Austerity to shrink U.K. government spending to 1930s levels

uk austerity london 1930s
Austerity budgets over the next 5 years will reduce government spending as a proportion of GDP to levels last seen in the 1930s.

Britain will have its smallest government since the 1930s if plans for a decade of austerity take effect.

The U.K. government unveiled new budget goals last week that would mean five more years of cuts as it tries to close a stubbornly wide gap between revenue and spending.

Despite recent strong growth, hefty cuts to welfare programs and frozen public sector pay, Britain is still running a budget deficit of about 5% of GDP. Disappointing tax receipts are partly to blame.

Parliamentary elections are just five months away and the new forecasts from Chancellor George Osborne have drawn heavy criticism from independent forecasters as well as political foes.

The proposals would shrink total public spending to about 35% of GDP in 2019-20, according to the Office of Budget Responsibility, the U.K.'s independent fiscal watchdog.

That would be the lowest proportion of national wealth spent by the government in 80 years.

Related: Europe punts again on more stimulus

Institute of Fiscal Studies director Paul Johnson said "colossal" cuts would be required to reduce the budget to those levels. Some £55 billion ($85.91 billion) would be slashed from government spending, in addition to £35 billion ($54.6 billion) already cut.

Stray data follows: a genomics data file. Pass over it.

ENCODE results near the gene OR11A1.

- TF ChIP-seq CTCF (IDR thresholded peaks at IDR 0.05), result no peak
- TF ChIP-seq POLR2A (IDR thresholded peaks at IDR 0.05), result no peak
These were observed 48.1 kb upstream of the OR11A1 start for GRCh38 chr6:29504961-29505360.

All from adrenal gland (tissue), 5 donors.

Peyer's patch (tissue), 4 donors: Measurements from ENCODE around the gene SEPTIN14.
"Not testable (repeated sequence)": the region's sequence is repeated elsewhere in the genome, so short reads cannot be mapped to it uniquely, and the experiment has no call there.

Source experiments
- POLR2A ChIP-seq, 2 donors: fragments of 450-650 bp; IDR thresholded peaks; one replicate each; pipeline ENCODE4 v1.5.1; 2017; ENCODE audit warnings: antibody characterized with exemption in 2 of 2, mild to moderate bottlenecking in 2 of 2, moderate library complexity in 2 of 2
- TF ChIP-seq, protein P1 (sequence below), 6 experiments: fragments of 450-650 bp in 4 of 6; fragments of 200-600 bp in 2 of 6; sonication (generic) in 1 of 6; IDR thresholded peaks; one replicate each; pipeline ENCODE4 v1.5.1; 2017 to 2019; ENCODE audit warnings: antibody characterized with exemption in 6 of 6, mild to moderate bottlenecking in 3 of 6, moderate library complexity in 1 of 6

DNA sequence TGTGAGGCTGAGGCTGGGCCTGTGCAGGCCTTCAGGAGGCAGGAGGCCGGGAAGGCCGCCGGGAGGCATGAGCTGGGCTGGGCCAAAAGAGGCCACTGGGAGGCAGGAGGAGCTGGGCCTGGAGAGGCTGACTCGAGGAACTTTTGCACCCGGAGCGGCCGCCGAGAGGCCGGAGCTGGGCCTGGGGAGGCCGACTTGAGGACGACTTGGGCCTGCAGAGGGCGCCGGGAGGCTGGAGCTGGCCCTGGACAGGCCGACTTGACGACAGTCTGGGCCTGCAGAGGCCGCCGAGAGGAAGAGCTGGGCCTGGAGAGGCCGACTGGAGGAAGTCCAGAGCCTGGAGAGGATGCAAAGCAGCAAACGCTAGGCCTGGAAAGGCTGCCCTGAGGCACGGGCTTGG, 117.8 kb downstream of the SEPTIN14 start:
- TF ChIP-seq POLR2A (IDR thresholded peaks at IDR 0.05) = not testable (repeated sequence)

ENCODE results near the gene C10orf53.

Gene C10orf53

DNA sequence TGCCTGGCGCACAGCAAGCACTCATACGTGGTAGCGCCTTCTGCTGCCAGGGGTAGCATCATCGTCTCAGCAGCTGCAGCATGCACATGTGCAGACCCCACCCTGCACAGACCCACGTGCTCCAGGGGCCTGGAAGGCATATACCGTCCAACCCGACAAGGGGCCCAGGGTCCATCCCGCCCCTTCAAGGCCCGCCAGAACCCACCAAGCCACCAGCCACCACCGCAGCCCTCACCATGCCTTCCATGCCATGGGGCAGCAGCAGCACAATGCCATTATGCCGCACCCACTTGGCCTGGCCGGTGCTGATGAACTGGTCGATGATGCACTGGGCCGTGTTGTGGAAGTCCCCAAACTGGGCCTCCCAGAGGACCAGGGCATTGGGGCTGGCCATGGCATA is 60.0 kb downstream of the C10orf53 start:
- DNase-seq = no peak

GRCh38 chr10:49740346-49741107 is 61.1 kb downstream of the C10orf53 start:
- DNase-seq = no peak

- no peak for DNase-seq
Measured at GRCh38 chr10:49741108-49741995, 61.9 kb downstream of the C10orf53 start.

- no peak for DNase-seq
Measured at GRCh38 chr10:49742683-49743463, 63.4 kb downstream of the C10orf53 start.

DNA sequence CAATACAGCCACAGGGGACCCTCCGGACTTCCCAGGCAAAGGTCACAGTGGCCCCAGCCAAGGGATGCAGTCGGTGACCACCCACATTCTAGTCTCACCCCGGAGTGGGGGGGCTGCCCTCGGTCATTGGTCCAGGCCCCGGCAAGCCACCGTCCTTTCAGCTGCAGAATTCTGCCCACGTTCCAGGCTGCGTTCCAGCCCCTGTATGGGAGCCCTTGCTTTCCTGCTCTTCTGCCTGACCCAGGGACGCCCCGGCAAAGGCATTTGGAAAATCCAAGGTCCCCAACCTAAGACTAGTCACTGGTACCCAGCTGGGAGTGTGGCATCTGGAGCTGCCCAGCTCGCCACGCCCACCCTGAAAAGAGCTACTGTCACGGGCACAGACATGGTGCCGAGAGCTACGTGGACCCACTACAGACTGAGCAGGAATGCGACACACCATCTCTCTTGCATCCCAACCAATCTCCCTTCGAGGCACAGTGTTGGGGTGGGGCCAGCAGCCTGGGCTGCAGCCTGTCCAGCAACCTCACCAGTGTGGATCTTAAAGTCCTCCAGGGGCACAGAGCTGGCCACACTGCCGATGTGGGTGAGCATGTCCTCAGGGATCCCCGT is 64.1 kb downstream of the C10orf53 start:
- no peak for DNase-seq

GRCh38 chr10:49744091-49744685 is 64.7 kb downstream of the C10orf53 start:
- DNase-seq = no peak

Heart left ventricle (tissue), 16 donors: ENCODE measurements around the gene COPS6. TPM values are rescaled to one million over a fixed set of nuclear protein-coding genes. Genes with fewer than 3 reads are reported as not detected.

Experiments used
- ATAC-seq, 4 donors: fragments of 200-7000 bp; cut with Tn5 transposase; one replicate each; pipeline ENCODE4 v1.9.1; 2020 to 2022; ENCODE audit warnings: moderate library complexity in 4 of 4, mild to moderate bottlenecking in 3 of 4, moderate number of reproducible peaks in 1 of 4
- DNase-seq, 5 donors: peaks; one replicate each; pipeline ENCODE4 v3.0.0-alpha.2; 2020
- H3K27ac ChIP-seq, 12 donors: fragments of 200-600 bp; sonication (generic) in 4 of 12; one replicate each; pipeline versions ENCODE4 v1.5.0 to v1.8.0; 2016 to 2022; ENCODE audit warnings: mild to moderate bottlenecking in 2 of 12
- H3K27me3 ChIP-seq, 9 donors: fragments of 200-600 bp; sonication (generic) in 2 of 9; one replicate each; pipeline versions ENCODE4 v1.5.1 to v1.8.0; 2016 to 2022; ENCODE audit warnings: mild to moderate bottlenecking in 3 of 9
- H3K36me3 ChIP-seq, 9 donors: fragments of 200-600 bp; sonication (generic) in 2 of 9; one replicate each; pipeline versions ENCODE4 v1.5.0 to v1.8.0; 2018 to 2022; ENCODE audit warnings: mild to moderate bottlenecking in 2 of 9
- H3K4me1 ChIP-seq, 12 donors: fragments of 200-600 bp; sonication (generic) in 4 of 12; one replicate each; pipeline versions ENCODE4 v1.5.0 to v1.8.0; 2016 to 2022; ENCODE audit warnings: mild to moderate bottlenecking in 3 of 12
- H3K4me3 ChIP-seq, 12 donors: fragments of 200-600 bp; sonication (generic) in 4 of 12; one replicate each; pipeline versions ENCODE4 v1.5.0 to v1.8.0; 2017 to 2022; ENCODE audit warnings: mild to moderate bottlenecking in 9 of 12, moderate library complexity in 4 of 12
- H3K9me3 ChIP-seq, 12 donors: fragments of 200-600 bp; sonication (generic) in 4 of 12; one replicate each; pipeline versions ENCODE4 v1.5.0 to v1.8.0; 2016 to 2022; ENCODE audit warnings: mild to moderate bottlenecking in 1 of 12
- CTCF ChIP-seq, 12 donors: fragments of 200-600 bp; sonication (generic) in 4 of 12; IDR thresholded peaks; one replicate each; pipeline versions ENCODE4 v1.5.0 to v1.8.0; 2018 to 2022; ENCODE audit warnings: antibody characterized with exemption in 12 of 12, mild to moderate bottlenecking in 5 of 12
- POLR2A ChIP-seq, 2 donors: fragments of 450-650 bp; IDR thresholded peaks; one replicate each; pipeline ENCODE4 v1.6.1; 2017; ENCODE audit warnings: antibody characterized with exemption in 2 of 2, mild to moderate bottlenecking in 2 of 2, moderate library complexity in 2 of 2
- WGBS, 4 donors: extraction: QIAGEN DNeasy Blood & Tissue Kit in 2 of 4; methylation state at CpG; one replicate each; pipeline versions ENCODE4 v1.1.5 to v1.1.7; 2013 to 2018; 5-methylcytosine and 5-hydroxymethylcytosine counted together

"If we move in anything like this direction, whilst continuing to protect health and pensions, the role and shape of the state will have changed beyond recognition," Johnson said.

Other economists have questioned just how much further Britain can tighten its belt.

Berenberg chief U.K. economist Rob Wood said few other countries spend as little as 35% of GDP, and those that do typically don't have public healthcare or face less pressure from an aging population.

Osborne says the U.K. needs to live within its means. His opponents say he's inflicting needless pain on vulnerable groups and growth could be less robust than expected as a consequence.

A deterioration in tax receipts has depleted Britain's coffers and pushed back hopes of a budget surplus. Back in 2010, the U.K. government forecast a deficit of less than $62.5 billion this year. That projection is now more than $140.6 billion.

The U.K. is tipped to be the fastest growing major economy in 2014. Still a drop in real wages has left many people feeling no better off. Growth is expected to slow next year.

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